The dollar crept higher on Monday, recovering from a dip after surprisingly weak U.S. wages data that gave the vast majority of investors who see a stronger greenback this year room to reload.
Dealers said there had been leveraged demand for dollars from the opening in London, but added the move was happening in minimal liquidity in a market thinned out overnight by a holiday in Japan.
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Friday's wage numbers cast doubt on a key driver of the U.S. currency's ascent over the past six months, questioning why the Federal Reserve should raise interest rates this year in the absence of clear evidence of inflationary pressures.
But the other main reason -- that counterparts in Japan and Europe are headed in the opposite direction -- remains firmly in place. Bank of Italy chief Ignazio Visco warned over the weekend of the risk of deflation in the euro zone and pointed to outright government bond buying as the best response.
The dollar gained 0.3 percent against the euro, over half a percent against the yen and a third of a percent against a basket of currencies.
"This might be a fund executing a dollar-buying strategy but it looks to me to be happening in fairly thin liquidity," said Graham Davidson, a spot dealer with National Bank of Australia in London.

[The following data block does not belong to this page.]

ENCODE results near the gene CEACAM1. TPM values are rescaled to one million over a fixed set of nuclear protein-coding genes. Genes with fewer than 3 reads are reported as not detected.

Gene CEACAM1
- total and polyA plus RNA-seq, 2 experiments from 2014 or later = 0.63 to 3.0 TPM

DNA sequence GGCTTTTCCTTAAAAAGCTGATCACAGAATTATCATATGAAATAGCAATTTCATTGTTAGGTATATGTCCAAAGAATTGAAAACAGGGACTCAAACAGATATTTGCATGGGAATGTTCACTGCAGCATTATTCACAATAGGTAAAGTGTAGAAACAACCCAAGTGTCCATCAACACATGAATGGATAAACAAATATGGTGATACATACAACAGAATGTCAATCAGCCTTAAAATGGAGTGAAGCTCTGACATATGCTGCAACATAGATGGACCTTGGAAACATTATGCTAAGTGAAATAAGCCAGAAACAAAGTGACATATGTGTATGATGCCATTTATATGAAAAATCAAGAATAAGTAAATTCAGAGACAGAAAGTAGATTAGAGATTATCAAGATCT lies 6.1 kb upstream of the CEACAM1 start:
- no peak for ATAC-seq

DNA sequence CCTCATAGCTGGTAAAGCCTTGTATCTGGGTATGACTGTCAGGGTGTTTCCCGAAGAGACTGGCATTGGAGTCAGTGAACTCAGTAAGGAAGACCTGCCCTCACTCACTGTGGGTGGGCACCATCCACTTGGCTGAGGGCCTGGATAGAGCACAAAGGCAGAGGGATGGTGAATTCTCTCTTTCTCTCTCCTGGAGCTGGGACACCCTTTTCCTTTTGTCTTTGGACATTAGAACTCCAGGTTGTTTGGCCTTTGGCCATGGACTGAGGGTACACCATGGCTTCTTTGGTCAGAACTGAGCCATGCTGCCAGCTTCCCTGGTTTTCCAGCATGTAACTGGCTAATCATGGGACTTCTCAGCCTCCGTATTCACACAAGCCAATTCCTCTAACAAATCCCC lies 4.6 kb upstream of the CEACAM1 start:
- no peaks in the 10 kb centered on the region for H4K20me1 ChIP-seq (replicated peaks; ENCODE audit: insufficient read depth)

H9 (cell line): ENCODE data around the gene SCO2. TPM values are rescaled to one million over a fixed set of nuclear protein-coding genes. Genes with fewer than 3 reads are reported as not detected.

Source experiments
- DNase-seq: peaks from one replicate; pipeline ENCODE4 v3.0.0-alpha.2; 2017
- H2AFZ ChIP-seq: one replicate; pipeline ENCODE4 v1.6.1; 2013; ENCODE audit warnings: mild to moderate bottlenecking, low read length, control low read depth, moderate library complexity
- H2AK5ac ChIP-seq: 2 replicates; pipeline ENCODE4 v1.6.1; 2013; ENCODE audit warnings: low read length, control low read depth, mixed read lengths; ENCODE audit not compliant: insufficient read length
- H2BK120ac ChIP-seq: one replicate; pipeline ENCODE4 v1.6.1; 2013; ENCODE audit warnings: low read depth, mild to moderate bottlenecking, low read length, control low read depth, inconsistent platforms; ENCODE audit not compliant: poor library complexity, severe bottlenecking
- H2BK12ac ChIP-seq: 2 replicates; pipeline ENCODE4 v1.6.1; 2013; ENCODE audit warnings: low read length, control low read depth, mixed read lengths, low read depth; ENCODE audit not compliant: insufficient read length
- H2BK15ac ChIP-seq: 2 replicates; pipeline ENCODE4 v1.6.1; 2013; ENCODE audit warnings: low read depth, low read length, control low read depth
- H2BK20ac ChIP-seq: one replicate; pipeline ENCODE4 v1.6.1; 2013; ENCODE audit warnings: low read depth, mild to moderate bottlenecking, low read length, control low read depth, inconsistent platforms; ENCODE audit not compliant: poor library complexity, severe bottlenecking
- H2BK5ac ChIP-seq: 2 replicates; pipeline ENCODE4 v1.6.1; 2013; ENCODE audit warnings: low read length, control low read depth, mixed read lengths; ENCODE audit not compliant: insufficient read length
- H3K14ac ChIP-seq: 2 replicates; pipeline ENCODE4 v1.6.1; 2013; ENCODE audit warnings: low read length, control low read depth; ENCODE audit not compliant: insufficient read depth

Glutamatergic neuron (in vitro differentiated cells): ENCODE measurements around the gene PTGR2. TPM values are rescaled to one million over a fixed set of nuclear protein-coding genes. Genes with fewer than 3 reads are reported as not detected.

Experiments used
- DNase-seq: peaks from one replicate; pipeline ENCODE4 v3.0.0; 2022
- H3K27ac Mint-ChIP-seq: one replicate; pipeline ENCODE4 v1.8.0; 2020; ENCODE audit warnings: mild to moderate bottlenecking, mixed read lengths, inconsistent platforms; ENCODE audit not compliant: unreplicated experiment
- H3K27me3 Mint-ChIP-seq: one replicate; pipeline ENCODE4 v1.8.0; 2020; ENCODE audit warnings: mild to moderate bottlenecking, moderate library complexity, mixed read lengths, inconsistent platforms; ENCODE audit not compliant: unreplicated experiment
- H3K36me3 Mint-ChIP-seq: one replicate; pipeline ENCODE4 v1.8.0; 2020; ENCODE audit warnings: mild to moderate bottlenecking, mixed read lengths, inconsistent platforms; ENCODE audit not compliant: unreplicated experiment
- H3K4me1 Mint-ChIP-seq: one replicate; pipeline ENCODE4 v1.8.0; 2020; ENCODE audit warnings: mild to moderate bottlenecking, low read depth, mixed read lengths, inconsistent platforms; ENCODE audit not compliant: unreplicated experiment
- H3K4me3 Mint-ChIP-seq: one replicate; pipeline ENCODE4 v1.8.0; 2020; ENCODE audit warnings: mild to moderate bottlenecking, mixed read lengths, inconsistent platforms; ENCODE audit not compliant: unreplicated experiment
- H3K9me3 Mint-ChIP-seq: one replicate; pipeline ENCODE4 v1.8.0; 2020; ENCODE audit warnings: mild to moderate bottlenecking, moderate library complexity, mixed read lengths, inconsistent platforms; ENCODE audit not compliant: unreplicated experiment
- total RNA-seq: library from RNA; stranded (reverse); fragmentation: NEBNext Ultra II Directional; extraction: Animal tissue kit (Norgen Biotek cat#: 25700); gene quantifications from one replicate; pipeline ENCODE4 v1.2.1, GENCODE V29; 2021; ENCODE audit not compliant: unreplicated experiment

"Very often you see this sort of move early on a Monday and it then peters out quite quickly. I am still dollar positive, but I'm reluctant to get involved at the moment."
The biggest mover in morning trade in Europe was the Norwegian crown, down almost 1 percent against the dollar after another fall in oil prices.
The greenback had eased slightly in Asia as dollar bulls struggled to get over their disappointment at the unexpected fall in U.S. wages.
The dollar struck a one-week low of 118.12 yen but by midday London time it had recovered to 119.25. The euro eased to $1.1802, still well off a nine-year trough of $1.1754 plumbed last Thursday.
With the ECB on the verge of outright printing of new money to shore up the economy, an influential adviser to Europe's top court will give his view on Wednesday about an earlier unused bond-buying scheme.
Some analysts believe that could at least give the bank pause for thought ahead of a meeting at the end of the month but there was little sign of genuine concern that it could derail the move towards buying bonds.
"An adverse or complicated recommendation could generate uncertainty in peripheral (euro zone) markets," strategists from French bank BNP Paribas said in a morning note.
"We think the most likely outcome is a compromise solution, perhaps putting some limitations on OMT (Outright Monetary Transactions) without rejecting it outright. Such an outcome would likely leave markets focused on the countdown to a likely QE (quantitative easing) announcement on January 22." (Editing by Gareth Jones)